When CBC parted ways with Barbara Budd (or “unceremoniously bounced” her, as former AIH host Findlay put it) last winter, things got messy. She publicly compared the firing to being diagnosed with cancer, and singled out Off for not immediately calling to console her. “She was sad,” says Off, who herself seems close to tears when the subject is broached. “I don’t fault her.” The network explained it wanted to head in a new direction, and advertised for a replacement with a degree in journalism. After spending nine months sifting through more than 200 audition tapes, two short lists and a dozen on-air trials, they chose another actor. The show’s loyal fan base was not amused when the announcement dropped in mid-December. “There’s no doubt that the CBC is playing cynical games,” a commenter complained on the Globe and Mail’s website. “They pushed Ms. Budd out. And now they give us Joe Canadian? I call that Budd-Lite,” railed another.
Once upon a time, it only took Jeff Douglas 60 seconds to become a national icon. How long will it be before people forgive him, and the CBC brass, for replacing another?
“I got to see the country ass to ankles. It was great,” Douglas laughs. Sitting in a glassed-in lounge just outside the studio, he’s trying to put his weird career ride into perspective. There is no bitterness about his short, intense life as Joe. The people at Molson were always “terrific,” even supplying free beer when he married his wife, Ana Marie Diez, a Colombian-born artist, in the summer of 2001. For a brief moment the commercial made him “hot” south of the border. He signed to super-agent Michael Ovitz’s stable, and auditioned for a movie role opposite Jennifer Aniston. But less than two years later, he was back in Toronto for good. “My managers’ names were Price and Skank, which to me sums up the L.A. experience so perfectly,” he says. “I just didn’t like it there. I was homesick.”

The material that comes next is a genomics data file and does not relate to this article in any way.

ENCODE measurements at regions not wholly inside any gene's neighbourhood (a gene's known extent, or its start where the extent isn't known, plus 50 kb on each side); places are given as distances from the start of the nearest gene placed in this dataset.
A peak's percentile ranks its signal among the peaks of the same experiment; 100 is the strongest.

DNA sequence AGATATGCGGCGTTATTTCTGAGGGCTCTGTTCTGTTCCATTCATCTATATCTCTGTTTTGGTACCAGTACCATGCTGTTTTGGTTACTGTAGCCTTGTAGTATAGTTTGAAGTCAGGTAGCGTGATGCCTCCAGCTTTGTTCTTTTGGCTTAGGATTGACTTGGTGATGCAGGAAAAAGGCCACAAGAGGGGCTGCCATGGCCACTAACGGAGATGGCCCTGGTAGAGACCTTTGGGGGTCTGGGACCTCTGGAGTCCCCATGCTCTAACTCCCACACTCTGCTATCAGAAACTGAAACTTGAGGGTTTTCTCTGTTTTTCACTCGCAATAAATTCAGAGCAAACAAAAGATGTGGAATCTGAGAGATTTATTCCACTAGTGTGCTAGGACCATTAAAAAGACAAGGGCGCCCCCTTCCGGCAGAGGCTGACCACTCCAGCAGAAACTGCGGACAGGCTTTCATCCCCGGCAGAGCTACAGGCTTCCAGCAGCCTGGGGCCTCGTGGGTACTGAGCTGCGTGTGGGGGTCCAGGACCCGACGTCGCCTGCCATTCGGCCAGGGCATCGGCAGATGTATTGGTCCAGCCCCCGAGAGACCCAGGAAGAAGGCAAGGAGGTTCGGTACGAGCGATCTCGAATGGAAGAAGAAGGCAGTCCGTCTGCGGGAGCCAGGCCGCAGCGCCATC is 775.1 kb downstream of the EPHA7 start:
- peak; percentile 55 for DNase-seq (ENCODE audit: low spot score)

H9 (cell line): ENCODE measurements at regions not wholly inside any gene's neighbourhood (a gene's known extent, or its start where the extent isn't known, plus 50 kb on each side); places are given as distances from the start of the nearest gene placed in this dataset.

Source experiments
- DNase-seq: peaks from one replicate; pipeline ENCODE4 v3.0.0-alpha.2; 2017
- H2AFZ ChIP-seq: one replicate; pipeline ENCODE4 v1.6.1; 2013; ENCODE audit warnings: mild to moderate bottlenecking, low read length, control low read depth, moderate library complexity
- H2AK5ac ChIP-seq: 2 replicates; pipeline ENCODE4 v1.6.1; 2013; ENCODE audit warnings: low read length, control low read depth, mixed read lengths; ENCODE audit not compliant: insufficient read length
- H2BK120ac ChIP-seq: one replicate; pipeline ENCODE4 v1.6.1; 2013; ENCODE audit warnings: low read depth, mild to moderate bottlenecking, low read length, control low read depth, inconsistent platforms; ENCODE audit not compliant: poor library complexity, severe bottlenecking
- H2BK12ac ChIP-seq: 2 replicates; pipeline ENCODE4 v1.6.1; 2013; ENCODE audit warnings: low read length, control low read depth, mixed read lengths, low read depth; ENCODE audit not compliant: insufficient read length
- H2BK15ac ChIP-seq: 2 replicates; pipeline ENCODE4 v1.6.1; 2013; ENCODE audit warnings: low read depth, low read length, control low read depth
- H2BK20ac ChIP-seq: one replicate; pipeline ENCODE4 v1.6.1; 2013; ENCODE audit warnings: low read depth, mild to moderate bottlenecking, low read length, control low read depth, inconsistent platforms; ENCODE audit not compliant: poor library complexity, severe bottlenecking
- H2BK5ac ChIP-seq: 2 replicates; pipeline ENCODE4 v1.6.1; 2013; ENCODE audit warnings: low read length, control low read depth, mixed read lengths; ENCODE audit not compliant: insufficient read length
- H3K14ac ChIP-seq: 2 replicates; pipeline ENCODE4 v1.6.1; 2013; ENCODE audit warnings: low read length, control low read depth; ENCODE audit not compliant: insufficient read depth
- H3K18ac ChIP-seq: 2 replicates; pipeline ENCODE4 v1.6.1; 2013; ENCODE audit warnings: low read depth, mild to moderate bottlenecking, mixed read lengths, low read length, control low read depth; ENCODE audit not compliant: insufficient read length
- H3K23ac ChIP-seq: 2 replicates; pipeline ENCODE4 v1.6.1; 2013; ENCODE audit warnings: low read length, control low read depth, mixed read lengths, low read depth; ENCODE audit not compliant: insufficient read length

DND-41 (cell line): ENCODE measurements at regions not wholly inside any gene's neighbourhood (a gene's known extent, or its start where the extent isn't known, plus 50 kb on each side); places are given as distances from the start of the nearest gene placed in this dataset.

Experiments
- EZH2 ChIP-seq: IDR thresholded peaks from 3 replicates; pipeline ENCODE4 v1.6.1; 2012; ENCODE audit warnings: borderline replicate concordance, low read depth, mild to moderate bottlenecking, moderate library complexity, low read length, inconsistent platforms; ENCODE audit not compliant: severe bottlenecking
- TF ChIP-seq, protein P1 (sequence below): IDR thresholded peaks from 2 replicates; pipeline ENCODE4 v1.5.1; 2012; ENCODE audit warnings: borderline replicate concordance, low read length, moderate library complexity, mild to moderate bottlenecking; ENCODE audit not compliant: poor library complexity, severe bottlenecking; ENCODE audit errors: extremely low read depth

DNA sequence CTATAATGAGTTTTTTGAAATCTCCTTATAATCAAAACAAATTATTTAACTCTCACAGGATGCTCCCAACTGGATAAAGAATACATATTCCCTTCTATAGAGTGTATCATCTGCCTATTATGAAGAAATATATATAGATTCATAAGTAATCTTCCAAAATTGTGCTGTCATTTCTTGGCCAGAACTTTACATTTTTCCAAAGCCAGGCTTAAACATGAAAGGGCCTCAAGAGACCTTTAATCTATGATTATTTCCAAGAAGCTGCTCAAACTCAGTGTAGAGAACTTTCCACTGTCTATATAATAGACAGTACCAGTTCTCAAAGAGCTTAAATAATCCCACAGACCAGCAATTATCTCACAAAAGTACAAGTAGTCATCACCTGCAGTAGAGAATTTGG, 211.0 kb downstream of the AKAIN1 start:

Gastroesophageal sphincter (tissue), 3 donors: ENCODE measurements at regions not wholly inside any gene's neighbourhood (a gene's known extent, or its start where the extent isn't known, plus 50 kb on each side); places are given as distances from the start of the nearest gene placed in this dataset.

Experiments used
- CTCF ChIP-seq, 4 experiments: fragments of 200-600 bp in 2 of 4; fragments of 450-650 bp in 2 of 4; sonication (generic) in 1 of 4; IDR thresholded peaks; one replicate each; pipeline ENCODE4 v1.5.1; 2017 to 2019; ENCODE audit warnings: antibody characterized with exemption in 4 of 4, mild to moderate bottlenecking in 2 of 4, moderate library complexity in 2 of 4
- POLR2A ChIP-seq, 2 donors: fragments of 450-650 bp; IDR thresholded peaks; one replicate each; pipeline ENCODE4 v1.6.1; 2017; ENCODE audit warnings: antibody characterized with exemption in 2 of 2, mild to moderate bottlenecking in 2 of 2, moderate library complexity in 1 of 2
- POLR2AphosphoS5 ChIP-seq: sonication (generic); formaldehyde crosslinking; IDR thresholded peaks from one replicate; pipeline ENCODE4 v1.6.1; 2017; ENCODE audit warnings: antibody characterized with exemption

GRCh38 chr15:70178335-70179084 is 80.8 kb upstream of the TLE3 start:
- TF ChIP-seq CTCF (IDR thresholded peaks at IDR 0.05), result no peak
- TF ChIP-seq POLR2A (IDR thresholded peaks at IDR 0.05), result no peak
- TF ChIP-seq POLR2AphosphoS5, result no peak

The acting slowly gave way to steadier work, doing voice-overs, and hosting cable shows. Giving it up altogether for a full-time radio gig doesn’t trouble him. “It may not have been the acting that pulled me in so much as the act of communicating,” he says.
In contrast to many Canadians, As It Happens was never a big part of Douglas’s life. He sort of remembers listening to it as a kid, but not as an adult—you’re not usually sitting by a radio at 6:30 at night on a television shoot. When the show initially came looking for him, via a recruiter, he was in Colombia on vacation. It was weeks before he got around to sending in a tape.
By all accounts, however, he was serious and professional when he got the callback for an in-studio audition. Lynda Shorten, the show’s executive producer, was particularly impressed by his intensity and concentration behind the mike. The fact that Douglas had the balls to rewrite the scripts in his own voice, rather than trying to replicate the CBC sound, really made people at the network take notice. Carol Off liked his ability to freewheel, even though Douglas got so caught up in the chat that he forgot to close out the mock show. “You can teach people to watch the clock, but you can’t teach them to banter,” she says.
That type of easy chemistry is what listeners really seemed to enjoy about the previous pairing of hosts: “A couple of crusty old broads,” says Off. It’s too early to say whether she and Douglas will ever sound as connected on the air. But she proclaims herself happy with the change. “You feel like you know Jeff from someplace. There’s a familiarity.”
In some ways, As It Happens fans have always identified more with the show’s mood than its voices. Listeners frequently mix up who worked with whom. And even Off’s mother told her she will miss Budd’s interviews, ignorant of the fact that it’s her own daughter who asks the questions. Always.
Douglas, who is on a one-year contract, says he expects to be around for the long haul, maybe even 20 years. The woman responsible for hiring him, Denise Donlon, the executive director of CBC Radio, hopes for the same. So far, the feedback is overwhelmingly positive, she says.
For better or worse, Douglas is famous for pretty much one thing. Even the CBC referenced the beer ads when it announced his hiring. As It Happens offers the possibility that Canadians might ultimately remember him as something else. A friendly voice in the darkness.